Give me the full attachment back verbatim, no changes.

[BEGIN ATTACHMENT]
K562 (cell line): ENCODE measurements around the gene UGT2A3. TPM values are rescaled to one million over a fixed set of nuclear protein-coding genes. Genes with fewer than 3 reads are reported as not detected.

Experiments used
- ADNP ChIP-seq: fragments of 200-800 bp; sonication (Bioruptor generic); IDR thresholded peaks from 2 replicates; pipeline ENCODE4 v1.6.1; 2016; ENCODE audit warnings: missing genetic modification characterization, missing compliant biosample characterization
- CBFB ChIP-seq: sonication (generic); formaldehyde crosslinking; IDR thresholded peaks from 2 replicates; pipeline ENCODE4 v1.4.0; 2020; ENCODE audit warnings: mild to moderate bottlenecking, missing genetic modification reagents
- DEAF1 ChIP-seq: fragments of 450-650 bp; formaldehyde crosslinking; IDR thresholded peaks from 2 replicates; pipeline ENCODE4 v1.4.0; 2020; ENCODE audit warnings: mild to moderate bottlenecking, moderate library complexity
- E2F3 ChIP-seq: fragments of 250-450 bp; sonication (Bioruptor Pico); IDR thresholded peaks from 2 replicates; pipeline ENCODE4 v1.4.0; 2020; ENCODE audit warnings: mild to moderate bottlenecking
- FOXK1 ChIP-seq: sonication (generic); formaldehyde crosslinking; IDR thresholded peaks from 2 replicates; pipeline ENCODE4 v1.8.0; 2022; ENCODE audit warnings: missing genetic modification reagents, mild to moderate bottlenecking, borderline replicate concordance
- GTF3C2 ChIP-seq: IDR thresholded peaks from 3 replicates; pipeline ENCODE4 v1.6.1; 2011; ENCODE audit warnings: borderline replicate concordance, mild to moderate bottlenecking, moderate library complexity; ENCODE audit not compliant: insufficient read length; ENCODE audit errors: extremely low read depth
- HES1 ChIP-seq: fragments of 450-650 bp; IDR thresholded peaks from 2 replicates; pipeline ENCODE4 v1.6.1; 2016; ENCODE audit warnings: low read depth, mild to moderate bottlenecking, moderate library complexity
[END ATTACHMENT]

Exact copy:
K562 (cell line): ENCODE measurements around the gene UGT2A3. TPM values are rescaled to one million over a fixed set of nuclear protein-coding genes. Genes with fewer than 3 reads are reported as not detected.

Experiments used
- ADNP ChIP-seq: fragments of 200-800 bp; sonication (Bioruptor generic); IDR thresholded peaks from 2 replicates; pipeline ENCODE4 v1.6.1; 2016; ENCODE audit warnings: missing genetic modification characterization, missing compliant biosample characterization
- CBFB ChIP-seq: sonication (generic); formaldehyde crosslinking; IDR thresholded peaks from 2 replicates; pipeline ENCODE4 v1.4.0; 2020; ENCODE audit warnings: mild to moderate bottlenecking, missing genetic modification reagents
- DEAF1 ChIP-seq: fragments of 450-650 bp; formaldehyde crosslinking; IDR thresholded peaks from 2 replicates; pipeline ENCODE4 v1.4.0; 2020; ENCODE audit warnings: mild to moderate bottlenecking, moderate library complexity
- E2F3 ChIP-seq: fragments of 250-450 bp; sonication (Bioruptor Pico); IDR thresholded peaks from 2 replicates; pipeline ENCODE4 v1.4.0; 2020; ENCODE audit warnings: mild to moderate bottlenecking
- FOXK1 ChIP-seq: sonication (generic); formaldehyde crosslinking; IDR thresholded peaks from 2 replicates; pipeline ENCODE4 v1.8.0; 2022; ENCODE audit warnings: missing genetic modification reagents, mild to moderate bottlenecking, borderline replicate concordance
- GTF3C2 ChIP-seq: IDR thresholded peaks from 3 replicates; pipeline ENCODE4 v1.6.1; 2011; ENCODE audit warnings: borderline replicate concordance, mild to moderate bottlenecking, moderate library complexity; ENCODE audit not compliant: insufficient read length; ENCODE audit errors: extremely low read depth
- HES1 ChIP-seq: fragments of 450-650 bp; IDR thresholded peaks from 2 replicates; pipeline ENCODE4 v1.6.1; 2016; ENCODE audit warnings: low read depth, mild to moderate bottlenecking, moderate library complexity